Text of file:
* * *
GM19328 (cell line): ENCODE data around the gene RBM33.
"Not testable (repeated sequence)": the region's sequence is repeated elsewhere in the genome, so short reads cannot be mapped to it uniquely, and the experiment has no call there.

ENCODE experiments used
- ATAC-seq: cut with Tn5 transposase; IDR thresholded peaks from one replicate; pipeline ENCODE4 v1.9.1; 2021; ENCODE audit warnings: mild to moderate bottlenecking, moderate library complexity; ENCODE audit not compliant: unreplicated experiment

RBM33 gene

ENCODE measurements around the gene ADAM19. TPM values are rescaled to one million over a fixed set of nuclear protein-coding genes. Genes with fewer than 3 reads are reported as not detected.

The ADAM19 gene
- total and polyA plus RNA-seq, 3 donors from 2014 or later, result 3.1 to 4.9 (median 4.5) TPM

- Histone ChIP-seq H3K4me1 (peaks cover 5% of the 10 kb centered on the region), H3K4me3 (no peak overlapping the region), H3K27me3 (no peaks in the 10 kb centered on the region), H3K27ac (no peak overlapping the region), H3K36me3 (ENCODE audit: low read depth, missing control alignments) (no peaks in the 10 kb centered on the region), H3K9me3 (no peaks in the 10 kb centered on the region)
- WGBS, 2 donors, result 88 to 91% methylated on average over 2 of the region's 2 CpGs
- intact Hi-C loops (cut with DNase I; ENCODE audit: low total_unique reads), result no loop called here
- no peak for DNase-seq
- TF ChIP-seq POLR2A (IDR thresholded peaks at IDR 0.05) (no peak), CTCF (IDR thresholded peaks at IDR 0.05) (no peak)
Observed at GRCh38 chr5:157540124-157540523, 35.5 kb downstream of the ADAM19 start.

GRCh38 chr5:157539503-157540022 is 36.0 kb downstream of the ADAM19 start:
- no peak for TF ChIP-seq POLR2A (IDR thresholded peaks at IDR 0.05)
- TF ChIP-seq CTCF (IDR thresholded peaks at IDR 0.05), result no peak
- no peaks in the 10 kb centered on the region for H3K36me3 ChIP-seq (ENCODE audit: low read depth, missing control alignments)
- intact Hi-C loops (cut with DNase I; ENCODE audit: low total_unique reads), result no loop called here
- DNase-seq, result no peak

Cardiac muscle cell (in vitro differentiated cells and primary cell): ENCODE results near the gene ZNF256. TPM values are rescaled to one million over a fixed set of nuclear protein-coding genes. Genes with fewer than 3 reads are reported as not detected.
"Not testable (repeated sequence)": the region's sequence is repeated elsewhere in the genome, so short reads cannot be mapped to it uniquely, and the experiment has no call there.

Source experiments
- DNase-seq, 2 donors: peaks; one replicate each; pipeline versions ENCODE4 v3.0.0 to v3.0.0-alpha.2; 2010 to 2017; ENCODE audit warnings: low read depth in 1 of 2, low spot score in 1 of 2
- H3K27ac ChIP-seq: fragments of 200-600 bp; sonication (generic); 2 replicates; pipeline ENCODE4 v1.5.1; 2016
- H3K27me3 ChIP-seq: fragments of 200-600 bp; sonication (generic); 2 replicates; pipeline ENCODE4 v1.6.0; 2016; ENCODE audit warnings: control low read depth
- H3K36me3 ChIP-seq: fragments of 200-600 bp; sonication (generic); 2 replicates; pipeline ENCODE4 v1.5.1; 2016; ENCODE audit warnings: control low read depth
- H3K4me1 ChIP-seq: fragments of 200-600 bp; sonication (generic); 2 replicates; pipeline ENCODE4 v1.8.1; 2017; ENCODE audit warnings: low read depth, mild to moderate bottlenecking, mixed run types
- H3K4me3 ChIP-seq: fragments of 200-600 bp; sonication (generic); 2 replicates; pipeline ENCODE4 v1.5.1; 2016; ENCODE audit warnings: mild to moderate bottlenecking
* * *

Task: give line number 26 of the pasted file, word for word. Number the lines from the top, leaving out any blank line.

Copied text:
- H3K27me3 ChIP-seq: fragments of 200-600 bp; sonication (generic); 2 replicates; pipeline ENCODE4 v1.6.0; 2016; ENCODE audit warnings: control low read depth